A ~dream~ of many SD owners is to go with their doll to Tenshi no Sato in Kyoto, an estate owned by Volks that houses a traditional Japanese garden and Taisho-era home once owned by the painter Takeuchi Seiho, as well as a five-story main building. The main building has an observation room, Super Dollfie museum, special shop, café, and an atrium with photo setups. There’s also an outbuilding that occasionally offers classes on customizing SDs and where you can have someone help you perform maintenance on your doll. Sato is for Volks VIP members only, but foreign visitors can purchase a one-day pass by appointment.
Aside from the museum, garden, photo ops, and store with Sato-exclusive items, another draw is performing an Omukae ceremony, where you uh… basically get soul bonded to your doll. I think they can be done at all Volks stores that deal in SDs and SD accessories, but why do it there when you can go to Sato and have Mother Super Dollfie preside over the ceremony.
According to Volks lore, Mother Super Dollfie gave birth to all Super Dollfies. In reality, she’s a statue of the Virgin Mary that sits in the atrium at Sato and watches over you and your doll as Sato staff perform a ceremony that I can only describe as pseudo-Onmyoudou bullshit. We’re talking capes, candles, and staff that walk a perfectly rehearsed route with precise steps and twirls, and recite a perfectly rehearsed script to bond your doll to you. If this sounds hilarious, it is.
To top it off they play Tonight I Celebrate My Love on the Sato sound system at the end. It’s ridiculous and I wanted to have one performed when I visited. Unfortunately, I asked on very short notice (I hadn’t planned to buy the doll I wanted an Omukae with, oops) and someone had already scheduled one for the day I was visiting. Apparently, they only do one per day. I had an Omukae performed at a past Volks Halloween party in Los Angeles, but I can only liken that to a shotgun ceremony that was lacking in the Mother Super Dollfie and performance art aspects. There was still a cape involved and they might have played Tonight I Celebrate My Love, I don’t recall. I had to try extremely hard to keep from laughing so I cried instead.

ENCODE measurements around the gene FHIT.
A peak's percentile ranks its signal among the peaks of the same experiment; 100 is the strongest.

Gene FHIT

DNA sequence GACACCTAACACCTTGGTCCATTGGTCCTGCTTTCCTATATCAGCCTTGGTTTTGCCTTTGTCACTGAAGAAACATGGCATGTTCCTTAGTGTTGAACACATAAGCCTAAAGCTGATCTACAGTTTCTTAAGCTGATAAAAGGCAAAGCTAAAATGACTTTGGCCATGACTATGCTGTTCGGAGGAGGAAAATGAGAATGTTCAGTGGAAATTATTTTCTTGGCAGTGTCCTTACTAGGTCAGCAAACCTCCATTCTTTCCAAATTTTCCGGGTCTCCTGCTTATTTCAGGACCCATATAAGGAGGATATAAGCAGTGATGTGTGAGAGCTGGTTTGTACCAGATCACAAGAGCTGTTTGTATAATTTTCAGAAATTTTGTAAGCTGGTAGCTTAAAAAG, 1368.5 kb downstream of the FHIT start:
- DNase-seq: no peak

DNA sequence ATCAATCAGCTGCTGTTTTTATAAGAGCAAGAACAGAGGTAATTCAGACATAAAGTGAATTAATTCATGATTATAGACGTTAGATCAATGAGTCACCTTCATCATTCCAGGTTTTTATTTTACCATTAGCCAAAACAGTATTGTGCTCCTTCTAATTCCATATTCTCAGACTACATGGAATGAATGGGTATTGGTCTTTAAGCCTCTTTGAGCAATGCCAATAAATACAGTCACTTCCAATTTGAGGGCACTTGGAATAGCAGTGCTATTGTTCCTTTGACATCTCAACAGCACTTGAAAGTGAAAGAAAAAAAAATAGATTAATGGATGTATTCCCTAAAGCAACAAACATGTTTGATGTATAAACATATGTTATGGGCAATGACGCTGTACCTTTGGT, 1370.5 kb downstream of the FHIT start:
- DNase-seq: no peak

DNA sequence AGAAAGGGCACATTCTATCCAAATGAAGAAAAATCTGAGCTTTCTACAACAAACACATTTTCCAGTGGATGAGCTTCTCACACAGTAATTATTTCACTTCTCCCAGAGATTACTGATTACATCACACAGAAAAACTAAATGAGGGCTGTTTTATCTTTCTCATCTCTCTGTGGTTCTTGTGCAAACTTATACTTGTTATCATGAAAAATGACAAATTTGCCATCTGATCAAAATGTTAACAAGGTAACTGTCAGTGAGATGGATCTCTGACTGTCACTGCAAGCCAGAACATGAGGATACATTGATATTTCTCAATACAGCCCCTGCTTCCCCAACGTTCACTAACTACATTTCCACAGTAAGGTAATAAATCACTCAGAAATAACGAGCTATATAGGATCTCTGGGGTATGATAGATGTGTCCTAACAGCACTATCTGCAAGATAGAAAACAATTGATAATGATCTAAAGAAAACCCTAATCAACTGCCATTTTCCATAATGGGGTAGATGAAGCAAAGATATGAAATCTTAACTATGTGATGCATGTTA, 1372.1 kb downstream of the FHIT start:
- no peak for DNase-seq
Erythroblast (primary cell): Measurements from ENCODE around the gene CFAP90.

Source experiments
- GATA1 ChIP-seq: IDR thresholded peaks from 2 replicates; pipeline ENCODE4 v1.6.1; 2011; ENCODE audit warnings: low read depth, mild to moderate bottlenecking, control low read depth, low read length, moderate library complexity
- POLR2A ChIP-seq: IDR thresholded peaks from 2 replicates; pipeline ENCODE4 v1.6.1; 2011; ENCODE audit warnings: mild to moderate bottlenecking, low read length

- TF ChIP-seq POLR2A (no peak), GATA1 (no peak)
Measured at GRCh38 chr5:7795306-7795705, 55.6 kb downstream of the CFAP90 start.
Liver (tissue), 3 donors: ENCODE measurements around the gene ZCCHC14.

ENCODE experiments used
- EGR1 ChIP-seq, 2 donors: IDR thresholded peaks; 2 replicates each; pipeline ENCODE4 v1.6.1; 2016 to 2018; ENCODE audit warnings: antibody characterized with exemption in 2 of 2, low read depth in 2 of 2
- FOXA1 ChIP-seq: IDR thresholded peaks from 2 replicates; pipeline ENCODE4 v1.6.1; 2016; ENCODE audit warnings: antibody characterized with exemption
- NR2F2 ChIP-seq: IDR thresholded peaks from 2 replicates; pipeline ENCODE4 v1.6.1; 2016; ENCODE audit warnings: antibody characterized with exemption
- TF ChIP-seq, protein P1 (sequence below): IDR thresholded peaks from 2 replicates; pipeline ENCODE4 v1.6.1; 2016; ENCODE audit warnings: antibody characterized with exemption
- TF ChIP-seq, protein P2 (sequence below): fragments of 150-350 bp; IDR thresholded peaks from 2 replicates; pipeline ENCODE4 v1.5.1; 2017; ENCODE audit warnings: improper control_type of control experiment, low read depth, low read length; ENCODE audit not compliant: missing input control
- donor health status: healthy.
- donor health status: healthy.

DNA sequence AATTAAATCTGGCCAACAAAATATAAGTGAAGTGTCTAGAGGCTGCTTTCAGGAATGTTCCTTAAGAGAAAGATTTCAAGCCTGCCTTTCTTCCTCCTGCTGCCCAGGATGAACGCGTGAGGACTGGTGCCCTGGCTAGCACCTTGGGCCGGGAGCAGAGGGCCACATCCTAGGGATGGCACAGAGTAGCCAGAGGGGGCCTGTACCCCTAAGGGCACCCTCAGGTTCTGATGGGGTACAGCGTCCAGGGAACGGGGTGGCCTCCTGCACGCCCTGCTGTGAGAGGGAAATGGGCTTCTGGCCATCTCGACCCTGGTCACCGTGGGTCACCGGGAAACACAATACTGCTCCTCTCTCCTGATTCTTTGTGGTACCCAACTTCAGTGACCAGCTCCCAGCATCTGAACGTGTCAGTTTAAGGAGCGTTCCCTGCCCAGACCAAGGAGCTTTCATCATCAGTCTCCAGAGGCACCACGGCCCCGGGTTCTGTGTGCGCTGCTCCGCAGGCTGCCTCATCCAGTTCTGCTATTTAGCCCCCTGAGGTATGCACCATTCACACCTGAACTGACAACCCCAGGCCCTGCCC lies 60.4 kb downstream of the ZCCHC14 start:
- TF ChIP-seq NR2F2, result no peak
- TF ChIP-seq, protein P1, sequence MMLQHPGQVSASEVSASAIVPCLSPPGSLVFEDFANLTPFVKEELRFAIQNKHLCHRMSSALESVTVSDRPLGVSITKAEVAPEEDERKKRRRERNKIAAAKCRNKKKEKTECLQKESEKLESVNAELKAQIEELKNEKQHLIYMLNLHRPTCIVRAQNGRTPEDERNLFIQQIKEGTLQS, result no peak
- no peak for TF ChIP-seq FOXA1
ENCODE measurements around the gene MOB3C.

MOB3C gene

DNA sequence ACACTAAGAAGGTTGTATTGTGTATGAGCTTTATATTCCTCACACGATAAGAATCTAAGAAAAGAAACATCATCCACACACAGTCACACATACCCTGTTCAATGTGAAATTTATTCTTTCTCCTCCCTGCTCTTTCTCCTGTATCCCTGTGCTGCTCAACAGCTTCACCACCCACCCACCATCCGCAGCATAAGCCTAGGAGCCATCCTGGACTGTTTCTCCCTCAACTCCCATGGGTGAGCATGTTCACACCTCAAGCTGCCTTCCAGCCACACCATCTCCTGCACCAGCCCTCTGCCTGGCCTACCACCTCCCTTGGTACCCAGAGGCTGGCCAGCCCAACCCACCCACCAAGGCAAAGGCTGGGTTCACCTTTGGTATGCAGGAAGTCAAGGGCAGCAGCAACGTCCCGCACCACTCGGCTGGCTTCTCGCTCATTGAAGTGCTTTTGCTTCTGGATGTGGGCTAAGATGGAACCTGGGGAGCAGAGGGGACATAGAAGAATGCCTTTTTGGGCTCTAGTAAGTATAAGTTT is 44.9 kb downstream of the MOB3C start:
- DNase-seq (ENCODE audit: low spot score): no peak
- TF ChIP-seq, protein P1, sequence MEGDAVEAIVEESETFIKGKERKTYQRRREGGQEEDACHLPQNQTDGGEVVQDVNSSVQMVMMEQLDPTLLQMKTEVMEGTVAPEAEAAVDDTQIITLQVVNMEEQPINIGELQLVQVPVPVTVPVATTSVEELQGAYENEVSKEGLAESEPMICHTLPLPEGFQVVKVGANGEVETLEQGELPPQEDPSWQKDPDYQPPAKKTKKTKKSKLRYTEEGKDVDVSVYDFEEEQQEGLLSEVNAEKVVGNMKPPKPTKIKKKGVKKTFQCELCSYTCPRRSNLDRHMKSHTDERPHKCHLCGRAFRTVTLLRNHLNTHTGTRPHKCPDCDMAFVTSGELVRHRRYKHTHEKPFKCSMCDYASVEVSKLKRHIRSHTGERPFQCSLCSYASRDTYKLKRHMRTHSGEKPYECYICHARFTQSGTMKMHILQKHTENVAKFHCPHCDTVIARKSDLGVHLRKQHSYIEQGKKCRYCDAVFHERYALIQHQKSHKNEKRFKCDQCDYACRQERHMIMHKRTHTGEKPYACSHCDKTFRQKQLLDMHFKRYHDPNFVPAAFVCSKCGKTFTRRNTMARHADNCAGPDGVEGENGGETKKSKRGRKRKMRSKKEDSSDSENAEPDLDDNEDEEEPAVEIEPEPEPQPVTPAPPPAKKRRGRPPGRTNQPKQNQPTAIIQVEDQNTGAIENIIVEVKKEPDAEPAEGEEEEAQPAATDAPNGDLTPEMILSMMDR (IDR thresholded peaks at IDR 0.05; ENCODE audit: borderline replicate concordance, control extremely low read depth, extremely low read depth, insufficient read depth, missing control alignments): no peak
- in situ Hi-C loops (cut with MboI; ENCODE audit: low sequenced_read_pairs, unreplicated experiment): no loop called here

As my time in the hobby has progressed I’ve come to enjoy buying and fixing up old dolls, especially if they were models that were unobtainable when I was younger. As a general rule, SDs hold or even increase in value for a long time. However, prices on old models have begun to drop with new innovations in body technology and resin durability. I can’t remember what spawned the idea but I wound up looking for the first doll I ever wanted from Volks on second-hand sites a little over a year ago. While I didn’t find the particular release I had in mind, I found a very sad looking version of the same mold for a nice price and checked its status daily for a few weeks before caving and asking a friend if she was available to repaint it and bought the damn thing.
This doll is about 17 years old and probably on the first version of the SD boy body. To put it bluntly, it sucks. I expected that I’d clean him up but he’d be unable to stand, so he’d just sit on my desk and look cute. I had literally no expectations. But there’s a technique called sueding in which you can glue strips of moleskin or suede into the doll’s joints to increase friction and help it stand and pose better. Or you can take the easy way out apply a thin layer of hot glue inside the joints instead. I did the latter and despite my doubts, the doll stands now and poses about as well as his limited range of motion can allow.
For his age, he’s in remarkable condition. I took him apart and separated the fingers on his hands, removed parting seams along the sides of body parts, sanded out a dent in his chest, and sanded off the carved-in eyebrows that early SDs used to come with. The resin that SDs (and all resin ball jointed dolls from other companies) are made from yellows over time as the red pigments in the mix break down over time and via exposure to sunlight. Around 2003 Volks introduced a new resin type called “Pureskin” that was reportedly less likely to yellow. The inside of this doll’s head says he’s from 2002. Anyway, I have the same sculpt that was released later in Pureskin and he’s much more yellow than my new old doll with the old resin type. I keep my dolls in a dim room and have no idea how that happened or why this one is such a nice color in comparison.
Note: All photos other than those of my own dolls were taken from official Volks websites and social media accounts.